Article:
Sometimes you hear advice that a 1 year-old sleep schedule or routine is going to bog you down. It’s like a nagging chore you cannot erase.
Instead, they say to live free and go with the flow.
Let’s just be whimsy, they say.
That is…until you’re about to lose your ever-loving-mind with a one year-old tantruming child who will not sleep consistently – chaos ensues and mama gets an eye twitch.
Here’s the truth: With the right 1 year-old daily schedule – that includes a balance of structure and spontaneity – you will actually feel a lot more confident and free as a parent than if you subscribed to no plan days.
On This Page…
Key components of an excellent 1 year-old schedule.
When creating your ideal daily schedule for your 12 month old, here are some bullets to timeblock:
- Wake up time
- Structured play time
- Independent play time
- Nap time
- Meal times
- Spontaneous / free time
Personally, I like to run a 7 am wake up time and a 7 pm bedtime. Most kids baby through elementary-age (yes, really!) need about 12 hours of downtime from evening to am. Now, they may not be sleeping the whole time, but relaxing, low-stimuli is key.
Every child and every family is different, and you may find yourself preferring a 6 am to 6 pm schedule OR a 6 am to 7 pm schedule OR a 7 am to 8 pm schedule OR a 8 am to 8 pm schedule.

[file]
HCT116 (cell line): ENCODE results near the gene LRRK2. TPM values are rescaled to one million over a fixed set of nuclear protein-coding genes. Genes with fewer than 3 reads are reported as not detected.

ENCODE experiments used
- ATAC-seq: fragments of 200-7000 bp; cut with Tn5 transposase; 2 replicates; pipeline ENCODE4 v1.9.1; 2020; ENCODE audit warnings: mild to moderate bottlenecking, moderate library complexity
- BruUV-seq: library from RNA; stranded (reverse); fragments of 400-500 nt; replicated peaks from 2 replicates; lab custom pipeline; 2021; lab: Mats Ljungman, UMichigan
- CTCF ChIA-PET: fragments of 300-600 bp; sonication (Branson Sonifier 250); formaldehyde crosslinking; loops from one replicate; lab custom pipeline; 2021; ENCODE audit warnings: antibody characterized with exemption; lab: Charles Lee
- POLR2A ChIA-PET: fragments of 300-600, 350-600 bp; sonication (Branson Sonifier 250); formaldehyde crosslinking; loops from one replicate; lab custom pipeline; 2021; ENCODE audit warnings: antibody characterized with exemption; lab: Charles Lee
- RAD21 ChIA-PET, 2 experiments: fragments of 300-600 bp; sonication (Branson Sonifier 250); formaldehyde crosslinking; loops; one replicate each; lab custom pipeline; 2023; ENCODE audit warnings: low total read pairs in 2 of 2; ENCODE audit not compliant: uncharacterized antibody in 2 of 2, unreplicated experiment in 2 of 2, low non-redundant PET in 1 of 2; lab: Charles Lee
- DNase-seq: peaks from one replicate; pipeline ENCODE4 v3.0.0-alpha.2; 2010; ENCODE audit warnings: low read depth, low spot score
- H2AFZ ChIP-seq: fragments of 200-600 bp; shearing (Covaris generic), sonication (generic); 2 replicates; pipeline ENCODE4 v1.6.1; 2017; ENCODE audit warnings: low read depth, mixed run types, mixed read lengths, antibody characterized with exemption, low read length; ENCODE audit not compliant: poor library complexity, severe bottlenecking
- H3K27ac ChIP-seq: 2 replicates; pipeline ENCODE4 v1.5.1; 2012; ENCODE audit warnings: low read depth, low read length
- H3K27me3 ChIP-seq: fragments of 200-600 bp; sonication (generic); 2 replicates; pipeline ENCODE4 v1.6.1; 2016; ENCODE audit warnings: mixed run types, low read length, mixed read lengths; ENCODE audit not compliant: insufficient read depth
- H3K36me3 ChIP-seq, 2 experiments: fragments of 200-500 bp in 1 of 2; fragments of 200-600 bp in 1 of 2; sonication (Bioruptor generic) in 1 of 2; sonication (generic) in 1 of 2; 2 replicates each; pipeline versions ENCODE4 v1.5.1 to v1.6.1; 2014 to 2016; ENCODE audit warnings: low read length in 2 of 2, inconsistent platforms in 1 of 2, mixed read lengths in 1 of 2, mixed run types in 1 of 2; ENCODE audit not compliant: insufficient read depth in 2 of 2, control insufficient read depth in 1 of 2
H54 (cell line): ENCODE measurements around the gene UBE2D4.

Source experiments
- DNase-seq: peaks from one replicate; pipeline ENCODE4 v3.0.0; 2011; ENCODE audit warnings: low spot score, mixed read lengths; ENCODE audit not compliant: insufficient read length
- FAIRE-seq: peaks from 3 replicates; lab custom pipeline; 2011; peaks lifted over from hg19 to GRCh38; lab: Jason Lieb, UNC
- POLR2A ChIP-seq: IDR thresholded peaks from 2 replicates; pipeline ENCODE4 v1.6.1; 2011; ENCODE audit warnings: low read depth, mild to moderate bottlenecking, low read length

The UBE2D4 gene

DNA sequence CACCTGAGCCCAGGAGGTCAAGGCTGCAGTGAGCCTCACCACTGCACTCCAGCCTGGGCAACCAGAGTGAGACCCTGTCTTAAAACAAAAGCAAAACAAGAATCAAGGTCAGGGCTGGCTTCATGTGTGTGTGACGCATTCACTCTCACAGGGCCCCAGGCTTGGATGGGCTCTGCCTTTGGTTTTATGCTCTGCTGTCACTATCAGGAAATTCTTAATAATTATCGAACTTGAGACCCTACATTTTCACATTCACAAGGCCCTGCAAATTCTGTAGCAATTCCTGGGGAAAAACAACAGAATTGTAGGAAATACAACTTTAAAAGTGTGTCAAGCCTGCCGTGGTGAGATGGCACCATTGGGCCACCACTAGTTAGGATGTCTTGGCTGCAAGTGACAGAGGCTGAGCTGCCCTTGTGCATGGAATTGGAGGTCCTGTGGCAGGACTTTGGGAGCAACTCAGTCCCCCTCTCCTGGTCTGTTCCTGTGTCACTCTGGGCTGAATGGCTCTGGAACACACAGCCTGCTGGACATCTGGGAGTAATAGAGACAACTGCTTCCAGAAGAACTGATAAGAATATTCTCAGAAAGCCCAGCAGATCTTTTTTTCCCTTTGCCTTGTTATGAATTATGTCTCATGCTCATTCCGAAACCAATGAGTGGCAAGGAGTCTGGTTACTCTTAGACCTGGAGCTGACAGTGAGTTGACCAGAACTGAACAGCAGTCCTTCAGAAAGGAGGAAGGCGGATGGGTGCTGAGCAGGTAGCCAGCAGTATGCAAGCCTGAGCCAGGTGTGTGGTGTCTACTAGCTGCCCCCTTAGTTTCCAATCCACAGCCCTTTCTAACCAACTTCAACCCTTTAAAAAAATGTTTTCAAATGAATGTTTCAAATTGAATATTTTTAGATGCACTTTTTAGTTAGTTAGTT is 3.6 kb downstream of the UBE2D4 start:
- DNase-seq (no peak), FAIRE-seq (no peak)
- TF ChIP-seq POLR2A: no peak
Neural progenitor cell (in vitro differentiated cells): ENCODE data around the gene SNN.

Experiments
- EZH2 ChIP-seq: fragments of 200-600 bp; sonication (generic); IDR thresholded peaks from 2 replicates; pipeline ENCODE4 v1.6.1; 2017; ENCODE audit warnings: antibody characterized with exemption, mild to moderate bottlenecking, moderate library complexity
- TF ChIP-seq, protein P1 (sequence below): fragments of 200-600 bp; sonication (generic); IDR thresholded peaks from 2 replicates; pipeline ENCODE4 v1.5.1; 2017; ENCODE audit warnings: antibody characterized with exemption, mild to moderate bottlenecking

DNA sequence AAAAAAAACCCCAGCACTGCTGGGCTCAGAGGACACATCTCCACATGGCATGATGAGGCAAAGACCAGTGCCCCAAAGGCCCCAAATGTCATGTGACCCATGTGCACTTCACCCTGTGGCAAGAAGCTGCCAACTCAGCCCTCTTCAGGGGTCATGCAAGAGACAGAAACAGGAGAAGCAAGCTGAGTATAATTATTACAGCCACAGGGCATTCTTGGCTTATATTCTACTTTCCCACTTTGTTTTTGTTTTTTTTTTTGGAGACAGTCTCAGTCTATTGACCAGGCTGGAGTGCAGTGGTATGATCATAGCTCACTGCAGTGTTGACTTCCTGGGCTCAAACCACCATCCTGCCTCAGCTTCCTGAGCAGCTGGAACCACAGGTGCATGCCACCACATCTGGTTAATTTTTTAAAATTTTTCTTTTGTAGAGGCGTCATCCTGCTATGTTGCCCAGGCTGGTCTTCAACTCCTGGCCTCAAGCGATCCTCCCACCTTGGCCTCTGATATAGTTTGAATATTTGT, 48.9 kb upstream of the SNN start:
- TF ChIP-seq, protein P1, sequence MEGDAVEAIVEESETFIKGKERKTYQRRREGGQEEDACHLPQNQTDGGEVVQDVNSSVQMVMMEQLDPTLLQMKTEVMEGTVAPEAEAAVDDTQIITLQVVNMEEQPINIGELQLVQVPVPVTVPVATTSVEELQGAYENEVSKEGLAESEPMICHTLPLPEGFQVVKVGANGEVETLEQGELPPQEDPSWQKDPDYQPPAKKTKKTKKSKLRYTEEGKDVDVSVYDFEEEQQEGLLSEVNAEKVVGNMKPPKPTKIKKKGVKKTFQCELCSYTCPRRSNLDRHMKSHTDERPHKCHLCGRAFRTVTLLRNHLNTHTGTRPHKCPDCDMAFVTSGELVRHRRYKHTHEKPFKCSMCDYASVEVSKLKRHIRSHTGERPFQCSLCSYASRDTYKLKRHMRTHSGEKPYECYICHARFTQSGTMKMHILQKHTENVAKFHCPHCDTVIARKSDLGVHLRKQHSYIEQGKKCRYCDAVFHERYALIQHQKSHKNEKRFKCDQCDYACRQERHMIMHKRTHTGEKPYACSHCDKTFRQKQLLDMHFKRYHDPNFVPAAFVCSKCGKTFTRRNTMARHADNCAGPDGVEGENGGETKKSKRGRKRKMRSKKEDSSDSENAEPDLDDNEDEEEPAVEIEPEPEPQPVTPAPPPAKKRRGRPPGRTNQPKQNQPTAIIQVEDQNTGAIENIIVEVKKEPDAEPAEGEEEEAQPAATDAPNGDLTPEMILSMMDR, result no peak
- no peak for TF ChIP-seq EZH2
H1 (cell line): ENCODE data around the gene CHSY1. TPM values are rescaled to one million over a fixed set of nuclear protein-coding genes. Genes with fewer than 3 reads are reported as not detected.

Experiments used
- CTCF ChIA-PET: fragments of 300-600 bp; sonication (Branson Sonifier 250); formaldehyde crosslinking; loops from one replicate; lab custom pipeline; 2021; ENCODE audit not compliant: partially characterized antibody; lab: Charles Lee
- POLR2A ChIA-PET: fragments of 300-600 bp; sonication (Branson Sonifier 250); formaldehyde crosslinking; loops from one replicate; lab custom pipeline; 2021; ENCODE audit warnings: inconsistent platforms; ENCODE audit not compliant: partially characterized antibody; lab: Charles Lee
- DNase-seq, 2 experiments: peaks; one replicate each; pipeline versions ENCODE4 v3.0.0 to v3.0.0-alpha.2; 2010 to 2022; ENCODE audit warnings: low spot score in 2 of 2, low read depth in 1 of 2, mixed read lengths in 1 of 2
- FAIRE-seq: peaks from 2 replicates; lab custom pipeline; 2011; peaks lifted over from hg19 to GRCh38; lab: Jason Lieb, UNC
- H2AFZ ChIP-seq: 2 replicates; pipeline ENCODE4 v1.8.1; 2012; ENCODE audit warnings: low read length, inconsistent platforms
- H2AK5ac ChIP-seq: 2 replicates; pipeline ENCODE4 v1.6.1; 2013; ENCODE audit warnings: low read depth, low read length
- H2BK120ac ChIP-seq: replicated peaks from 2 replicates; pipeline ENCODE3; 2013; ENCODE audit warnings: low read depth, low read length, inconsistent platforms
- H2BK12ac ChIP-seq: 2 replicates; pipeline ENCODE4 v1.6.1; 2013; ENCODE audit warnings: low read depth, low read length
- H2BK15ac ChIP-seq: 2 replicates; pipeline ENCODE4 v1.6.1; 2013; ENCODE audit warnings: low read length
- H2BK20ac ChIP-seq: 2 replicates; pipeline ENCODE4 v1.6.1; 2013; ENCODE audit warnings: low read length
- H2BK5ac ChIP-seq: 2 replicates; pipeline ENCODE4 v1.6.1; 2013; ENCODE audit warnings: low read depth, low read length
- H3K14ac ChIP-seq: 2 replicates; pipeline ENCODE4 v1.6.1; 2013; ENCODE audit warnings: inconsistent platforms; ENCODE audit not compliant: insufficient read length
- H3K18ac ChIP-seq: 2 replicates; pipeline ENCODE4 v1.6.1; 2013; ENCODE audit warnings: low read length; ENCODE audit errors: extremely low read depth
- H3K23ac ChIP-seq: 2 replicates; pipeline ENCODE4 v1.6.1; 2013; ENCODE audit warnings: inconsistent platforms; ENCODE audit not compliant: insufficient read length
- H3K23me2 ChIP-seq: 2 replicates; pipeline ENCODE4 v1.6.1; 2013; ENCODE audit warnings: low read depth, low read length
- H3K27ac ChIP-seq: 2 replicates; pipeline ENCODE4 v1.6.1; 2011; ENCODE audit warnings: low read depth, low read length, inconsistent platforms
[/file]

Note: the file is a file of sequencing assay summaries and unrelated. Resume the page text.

You get the idea.
However, the overall goal is to — ballpark — keep wake up time and bedtime approximately 12 hours apart.
When to incorporate structured playtime and independent playtime into a 1 year-old schedule?
Most 1 year-olds are most rested and able to focus, sit still and play in the morning hours. The next best time slot is right after the afternoon nap.
When time blocking structured or independent play, I would personally go for immediately after breakfast or immediately afternoon nap and snack.
It is completely reasonable for a 1 year-old to play on their own for 30 minutes. For more on how to accomplish that, check out these posts:
What’s up with 1 year old naps?
The question I get most from parents is does my 1 year old need two naps or one nap?
And the simple answer is this: It depends.
When you reach the age range of 14-18 months you are likely right around the time of dropping the morning nap. For some little ones it may be a little bit sooner; for others, later. Once you reach this range, you will probably notice you hit a bit of a ‘grey zone’ where two naps seems like too many, and one nap seems like too little. It can be a bit of a tricky time to navigate.